When Dylann Roof allegedly opened fire at the Emanuel African Methodist Episcopal Church in Charleston, South Carolina, last week, it was an act of terror of the kind that happens all too often in black houses of worship. Roof has been charged with shooting and killing nine people, including senior pastor of the church and South Carolina state Sen. Clementa Pinckney.
Black communities in America have long used the church as a place to come together, to worship and to discuss social issues without fear of being targeted. But the ugly truth is that black churches have always been targets. White supremacists have sought to terrorize and destroy these institutions for as long as they’ve existed.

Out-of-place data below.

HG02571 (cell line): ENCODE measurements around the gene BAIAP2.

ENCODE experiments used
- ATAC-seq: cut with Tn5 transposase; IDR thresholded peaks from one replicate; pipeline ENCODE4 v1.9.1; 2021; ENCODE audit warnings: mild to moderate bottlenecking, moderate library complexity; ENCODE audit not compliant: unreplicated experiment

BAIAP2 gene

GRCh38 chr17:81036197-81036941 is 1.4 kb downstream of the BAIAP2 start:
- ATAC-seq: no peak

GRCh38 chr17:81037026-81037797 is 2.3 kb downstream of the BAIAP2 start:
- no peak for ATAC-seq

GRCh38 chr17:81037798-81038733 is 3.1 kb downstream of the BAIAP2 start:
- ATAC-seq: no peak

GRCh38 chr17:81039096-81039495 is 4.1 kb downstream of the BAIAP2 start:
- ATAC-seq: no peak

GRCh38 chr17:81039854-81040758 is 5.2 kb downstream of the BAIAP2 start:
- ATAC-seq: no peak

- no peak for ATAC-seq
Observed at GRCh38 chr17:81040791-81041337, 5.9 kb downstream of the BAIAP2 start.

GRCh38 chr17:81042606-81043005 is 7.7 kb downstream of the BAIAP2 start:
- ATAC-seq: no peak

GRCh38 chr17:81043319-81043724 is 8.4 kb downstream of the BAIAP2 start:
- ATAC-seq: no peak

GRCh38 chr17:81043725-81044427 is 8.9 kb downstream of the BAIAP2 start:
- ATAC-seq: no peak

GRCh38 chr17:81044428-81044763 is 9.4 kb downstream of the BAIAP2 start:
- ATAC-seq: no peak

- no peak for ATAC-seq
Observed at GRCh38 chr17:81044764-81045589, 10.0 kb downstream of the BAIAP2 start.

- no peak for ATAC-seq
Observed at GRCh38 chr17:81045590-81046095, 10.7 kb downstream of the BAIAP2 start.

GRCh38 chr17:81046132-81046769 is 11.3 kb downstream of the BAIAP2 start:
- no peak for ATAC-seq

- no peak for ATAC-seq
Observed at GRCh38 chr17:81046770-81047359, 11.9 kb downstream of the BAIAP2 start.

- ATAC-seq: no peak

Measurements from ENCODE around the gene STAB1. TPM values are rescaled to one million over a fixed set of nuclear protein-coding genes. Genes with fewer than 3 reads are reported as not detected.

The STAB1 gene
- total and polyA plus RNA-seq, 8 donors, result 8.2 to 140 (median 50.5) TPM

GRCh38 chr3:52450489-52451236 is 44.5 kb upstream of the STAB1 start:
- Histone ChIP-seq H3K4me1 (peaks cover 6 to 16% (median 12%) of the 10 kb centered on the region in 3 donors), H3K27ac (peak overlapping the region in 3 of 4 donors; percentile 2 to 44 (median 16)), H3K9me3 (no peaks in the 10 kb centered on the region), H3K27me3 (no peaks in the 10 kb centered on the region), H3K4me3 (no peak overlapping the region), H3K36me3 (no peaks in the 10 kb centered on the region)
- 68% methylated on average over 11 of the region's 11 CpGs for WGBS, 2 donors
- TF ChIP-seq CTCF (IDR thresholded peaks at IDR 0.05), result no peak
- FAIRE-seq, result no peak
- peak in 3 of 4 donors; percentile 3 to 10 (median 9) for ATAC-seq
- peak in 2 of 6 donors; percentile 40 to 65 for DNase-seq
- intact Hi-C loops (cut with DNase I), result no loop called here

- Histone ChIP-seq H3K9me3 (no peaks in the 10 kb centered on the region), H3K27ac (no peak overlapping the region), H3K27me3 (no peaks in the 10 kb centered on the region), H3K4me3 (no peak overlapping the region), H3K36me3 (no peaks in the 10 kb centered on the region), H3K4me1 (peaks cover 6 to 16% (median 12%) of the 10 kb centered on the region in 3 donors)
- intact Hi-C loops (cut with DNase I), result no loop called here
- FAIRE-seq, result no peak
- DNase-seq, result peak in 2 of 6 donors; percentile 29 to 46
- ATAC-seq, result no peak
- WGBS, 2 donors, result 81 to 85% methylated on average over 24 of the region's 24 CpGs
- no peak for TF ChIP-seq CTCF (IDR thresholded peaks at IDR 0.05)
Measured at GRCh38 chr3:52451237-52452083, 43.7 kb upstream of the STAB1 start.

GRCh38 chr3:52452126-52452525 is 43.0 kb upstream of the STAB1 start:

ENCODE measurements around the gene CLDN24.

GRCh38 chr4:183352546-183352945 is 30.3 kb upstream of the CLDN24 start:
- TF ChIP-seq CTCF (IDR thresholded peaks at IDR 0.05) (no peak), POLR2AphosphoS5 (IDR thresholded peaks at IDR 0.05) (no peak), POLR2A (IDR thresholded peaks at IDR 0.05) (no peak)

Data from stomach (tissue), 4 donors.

Although many church burnings, bombings and other hate crimes went unreported before and during the civil rights era, we know of at least 91 cases since the 1950s when black churches in America were the targets of what can only be described as domestic terrorism. (Our list contains relatively few incidents from the 1970s and 1980s, in part because exhaustive records from those years are hard to find. However, one report has found that there were 1,420 church fires in 1980 alone. There was a spike in violence against churches in the 1990s, which led Congress to pass the Church Arson Prevention Act in 1996.)